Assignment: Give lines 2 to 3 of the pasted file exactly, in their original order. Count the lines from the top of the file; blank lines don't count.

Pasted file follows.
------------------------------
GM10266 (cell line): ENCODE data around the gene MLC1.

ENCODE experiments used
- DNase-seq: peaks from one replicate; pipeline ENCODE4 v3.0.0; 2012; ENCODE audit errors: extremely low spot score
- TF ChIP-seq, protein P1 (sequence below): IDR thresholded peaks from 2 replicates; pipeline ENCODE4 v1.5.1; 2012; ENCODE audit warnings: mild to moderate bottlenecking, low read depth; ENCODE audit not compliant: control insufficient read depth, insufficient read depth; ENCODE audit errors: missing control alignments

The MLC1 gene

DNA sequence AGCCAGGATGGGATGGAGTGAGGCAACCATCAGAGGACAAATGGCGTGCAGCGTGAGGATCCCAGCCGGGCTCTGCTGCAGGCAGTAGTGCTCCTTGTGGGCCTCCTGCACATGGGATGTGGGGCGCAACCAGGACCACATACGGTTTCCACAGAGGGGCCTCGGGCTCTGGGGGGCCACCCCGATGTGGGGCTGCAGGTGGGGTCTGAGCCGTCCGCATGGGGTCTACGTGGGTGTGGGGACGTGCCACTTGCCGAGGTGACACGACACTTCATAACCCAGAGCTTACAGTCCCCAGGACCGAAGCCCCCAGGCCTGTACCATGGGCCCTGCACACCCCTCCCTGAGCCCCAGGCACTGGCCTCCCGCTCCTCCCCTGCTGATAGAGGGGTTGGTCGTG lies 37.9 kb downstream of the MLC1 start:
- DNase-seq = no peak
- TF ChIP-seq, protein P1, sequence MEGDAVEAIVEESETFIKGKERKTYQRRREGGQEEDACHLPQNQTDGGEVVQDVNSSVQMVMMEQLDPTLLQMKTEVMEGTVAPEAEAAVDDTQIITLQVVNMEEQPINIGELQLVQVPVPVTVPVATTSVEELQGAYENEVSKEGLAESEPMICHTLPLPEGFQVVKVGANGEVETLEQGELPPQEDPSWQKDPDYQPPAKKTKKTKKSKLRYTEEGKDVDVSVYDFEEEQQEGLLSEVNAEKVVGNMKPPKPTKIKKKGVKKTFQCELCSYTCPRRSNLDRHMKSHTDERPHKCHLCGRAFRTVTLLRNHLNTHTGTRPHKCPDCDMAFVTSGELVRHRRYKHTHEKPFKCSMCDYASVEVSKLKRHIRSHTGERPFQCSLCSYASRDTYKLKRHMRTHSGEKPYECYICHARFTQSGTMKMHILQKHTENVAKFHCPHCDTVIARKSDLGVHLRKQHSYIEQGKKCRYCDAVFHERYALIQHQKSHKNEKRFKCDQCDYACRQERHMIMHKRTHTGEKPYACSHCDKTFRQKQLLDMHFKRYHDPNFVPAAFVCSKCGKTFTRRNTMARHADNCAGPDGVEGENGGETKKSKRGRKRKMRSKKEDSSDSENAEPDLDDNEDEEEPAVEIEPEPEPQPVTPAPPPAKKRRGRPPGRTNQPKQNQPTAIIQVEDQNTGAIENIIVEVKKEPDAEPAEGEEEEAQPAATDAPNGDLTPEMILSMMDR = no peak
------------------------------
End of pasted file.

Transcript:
ENCODE experiments used
- DNase-seq: peaks from one replicate; pipeline ENCODE4 v3.0.0; 2012; ENCODE audit errors: extremely low spot score